This is an article from the Sept. 17, 1962 issue
Once found wanting, Weatherly has been revitalized inside and out since her unsuccessful campaign of 1958. Her greatest single new asset is her helmsman, Bus Mosbacher (SI, Sept. 10). But even that smiling genius cannot sail her singlehanded. He has handpicked a crew built around a nucleus of sailors who have been operating 12-meters together since 1958. His strategic starts—the secret of match racing—and effective sail-handling are accomplished by 11 New Yorkers who have been polished to perfection by their skipper. Slender, soft-spoken Doug Mercer is Weatherly's, main-sheet expert—despite, rather than because of, the fact that he is the owner's son. Alert and meticulous, Mercer catches people before they make mistakes. The Matthews brothers, Don and Dick, who learned the trade on their father's Vim in 1958, complete an afterguard that is balanced by an impressive alliance of experience and talent.
Leo (Buddy) Bombard, at 135 pounds, is the smallest of "Mosbachcr's little men." (They are outweighed by Gretel's crew by some 10 pounds each.) By rights a midships tailer (i.e., the man who winds the wire sheets around a winch) should be a behemoth, but Bombard, the little lion, who has the fastest hands in the business, substitutes speed for size. Husky Bob Welsh "is so eager he does your work before you can get to it." Bizzy Monte-Sano, 21, a Yale student who skis when he isn't sailing, is adjudged by experts as "a wonderful piece of boat equipment." Besides being a top hand with a coffee grinder, Charlie Bertrand is one of two men in the world who know the secret formula of a highly popular Italian liqueur (Galliano). He is also the ship's hypochondriac. "We had a joke box of Lucky Pills to help Weatherly win in the trials," says one of his crewmates. "Just sugar, but Charlie took them all." And, of course, Weatherly won.
If her afterguard boasts yachting's greatest helmsman, Weatherly's foredeck can match him with the world's best spinnaker man. Barrel-chested Vic Romagna, who handled Weatherly's, kites so deftly in the 1958 trials that he was graduated to Columbia for her defense of the cup, has served four years on the new defender. He selected Don Browning and Ned Hall to assist him in the bow. They have more than justified his confidence, although they have had only a single summer's experience of 12-meter sailing. At 45, Browning is the oldest crewman and, being self-employed, is making the greatest personal sacrifice. Ned, a Princeton senior, should be concentrating on his studies. Explains Romagna, the lucid, erudite philosopher, "We're all willfully neglecting something." But to Vic Romagna, as to most racing sailors, sailing is a compulsion—the bigger the race the more violent it gets. Wet, cold or tired, no crewman ever rests. "If you're behind you have to catch up," says Vic. "If you're ahead you have to stay there." Weatherly intends to be ahead.
Skipper Jock Sturrock combines a deft hand at the helm with level-headed diplomacy. Cool and unhurried, he has quietly conciliated Gretel's syndicate of owners, her zealous designer and untested crew. Beneath his sober tact and firm command lies a puckish humor that has made his ship a contradiction—it is both taut and happy. Australia's best small-boat sailor, he has won the respect and confidence of his crew, being neither indulgent nor overbearing. His navigator, Terry Hammond, keeps one up on science with constant study and the newest equipment. Not one to trust luck, Terry reads books like How to Survive at Sea in his spare time. Brothers Trygve and Magnus Halvorsen were Gretel's construction supervisors. Burly third-generation Australians, they furnish "Norwegian steam," plus a generous amount of tender, loving care. One of the seven married men on board, 44-year-old Magnus has four children back in Australia.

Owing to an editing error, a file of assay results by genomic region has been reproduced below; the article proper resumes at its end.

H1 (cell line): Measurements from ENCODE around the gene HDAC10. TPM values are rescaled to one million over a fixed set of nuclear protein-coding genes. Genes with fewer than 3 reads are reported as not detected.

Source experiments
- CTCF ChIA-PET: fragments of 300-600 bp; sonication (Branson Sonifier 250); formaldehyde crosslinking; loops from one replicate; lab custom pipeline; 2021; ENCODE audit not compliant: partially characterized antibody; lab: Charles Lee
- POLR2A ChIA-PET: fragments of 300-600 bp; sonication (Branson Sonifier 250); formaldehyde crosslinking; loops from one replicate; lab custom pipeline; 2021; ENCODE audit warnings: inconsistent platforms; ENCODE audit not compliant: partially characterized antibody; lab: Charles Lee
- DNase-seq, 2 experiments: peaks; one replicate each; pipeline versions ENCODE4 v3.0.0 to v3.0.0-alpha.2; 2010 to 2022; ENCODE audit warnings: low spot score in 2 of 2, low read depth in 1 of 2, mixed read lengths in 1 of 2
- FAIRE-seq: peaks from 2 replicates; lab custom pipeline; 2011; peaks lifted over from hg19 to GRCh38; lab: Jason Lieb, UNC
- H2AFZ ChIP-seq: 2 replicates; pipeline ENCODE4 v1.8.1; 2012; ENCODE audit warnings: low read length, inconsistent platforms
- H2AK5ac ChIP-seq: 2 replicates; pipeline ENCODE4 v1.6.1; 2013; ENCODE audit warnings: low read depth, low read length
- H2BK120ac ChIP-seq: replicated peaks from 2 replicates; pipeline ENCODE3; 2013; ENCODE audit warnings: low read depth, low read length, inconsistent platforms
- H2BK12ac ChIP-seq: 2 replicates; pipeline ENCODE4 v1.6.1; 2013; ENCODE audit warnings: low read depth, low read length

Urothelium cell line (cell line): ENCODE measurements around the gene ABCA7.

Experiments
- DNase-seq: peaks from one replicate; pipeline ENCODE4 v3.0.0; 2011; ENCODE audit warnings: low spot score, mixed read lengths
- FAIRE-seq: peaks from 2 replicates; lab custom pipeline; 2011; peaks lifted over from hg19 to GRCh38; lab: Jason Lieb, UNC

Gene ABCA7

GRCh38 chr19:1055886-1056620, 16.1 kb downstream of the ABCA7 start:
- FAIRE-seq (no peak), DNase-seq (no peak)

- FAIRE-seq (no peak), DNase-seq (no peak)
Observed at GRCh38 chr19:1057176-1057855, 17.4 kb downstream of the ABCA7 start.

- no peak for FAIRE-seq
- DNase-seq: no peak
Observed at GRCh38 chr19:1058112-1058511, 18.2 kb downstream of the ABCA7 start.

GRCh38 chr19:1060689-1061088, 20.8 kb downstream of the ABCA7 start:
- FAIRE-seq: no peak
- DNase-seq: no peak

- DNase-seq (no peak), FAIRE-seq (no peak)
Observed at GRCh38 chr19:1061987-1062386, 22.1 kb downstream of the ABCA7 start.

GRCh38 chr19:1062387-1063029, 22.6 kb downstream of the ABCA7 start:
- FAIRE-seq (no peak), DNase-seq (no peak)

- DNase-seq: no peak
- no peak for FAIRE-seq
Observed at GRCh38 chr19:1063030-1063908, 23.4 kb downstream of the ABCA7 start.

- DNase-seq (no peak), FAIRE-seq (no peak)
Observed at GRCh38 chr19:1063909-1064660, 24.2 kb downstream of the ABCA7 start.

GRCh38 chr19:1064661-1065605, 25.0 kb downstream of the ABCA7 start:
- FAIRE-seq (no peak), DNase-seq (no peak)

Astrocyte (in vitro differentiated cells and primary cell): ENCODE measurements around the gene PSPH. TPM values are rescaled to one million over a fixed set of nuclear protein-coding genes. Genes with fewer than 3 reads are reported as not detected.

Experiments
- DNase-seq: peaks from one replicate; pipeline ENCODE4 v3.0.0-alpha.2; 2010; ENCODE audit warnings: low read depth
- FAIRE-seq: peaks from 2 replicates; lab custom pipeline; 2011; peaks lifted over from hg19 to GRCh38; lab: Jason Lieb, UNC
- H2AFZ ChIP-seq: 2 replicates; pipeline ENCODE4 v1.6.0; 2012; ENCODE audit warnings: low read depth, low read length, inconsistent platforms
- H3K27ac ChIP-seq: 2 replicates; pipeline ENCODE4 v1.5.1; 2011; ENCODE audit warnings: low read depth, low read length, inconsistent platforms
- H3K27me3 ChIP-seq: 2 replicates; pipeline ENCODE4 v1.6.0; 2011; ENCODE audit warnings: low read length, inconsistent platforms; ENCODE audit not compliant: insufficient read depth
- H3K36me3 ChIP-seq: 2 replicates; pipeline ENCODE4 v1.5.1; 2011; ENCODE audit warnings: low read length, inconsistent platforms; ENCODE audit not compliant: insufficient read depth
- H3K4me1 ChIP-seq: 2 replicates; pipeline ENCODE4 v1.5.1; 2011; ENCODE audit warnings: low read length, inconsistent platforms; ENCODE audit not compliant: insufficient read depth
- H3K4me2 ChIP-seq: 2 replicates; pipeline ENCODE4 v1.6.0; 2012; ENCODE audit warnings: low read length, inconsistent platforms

Like Weatherly's Doug Mercer, Brian Northam, whose father is on the Australian cup committee, has overcome "family connection" by cheerful acceptance of hard work. His resilient wit lightens the midship's brawnpower. Trevor Gowland, 30, is Gretel's "fix-it" man. Although all crew members watched Gretel grow from drawing board to launching, Trevor, as foreman of the construction yard, knows her most intimately. A brand-new bridegroom, he has given Gretel far more attention than his bride. "She's going to give him away," jokes one sympathetic crewman. Handsome Bob Thornton is the crew's Adonis and, at 21, the youngest. (Gretel's men average three years older than Weatherly's.) His rugged good looks are matched by the lean, unflagging power necessary to a winch pumper. But the title of strongest man goes to stocky Frank McNulty, a tightly knit mass of muscle who could "lift any Weatherly man with one hand—smiling."
In gymnastic ability Mick York ranks second only to America's famed Rod Stephens. As foredeck chief, he is responsible for the proper functioning of headsail halyards, sheets and an intricate maze of spinnaker topping lifts and guys. Like all Gretel's crewmen, his 12-meter experience dates back only to Vim's arrival in Australia two and a half years ago. But he has developed the endurance and self-reliance of all Aussie sailors who spend a lifetime in long-distance ocean racing. Peter O'Donnell and Dick Sargeant, 23 and 26, are cat-footed veterans of Australia's blue-water classic, the Sydney-Hobart race. "We're not experts," admits Mick York, "but we get along together." That they get along with Gretel is obvious to Bus Mosbacher, who notes in admiration, "Gretel's fast—and that crew is fast. They handle her very well." York adds, "We read Carleton Mitchell's book Summer of the Twelves and thought they were a bunch of supermen—everyone a champion. But I think we're better off with our hard-working fellows. The Americans are talkers—we're doers."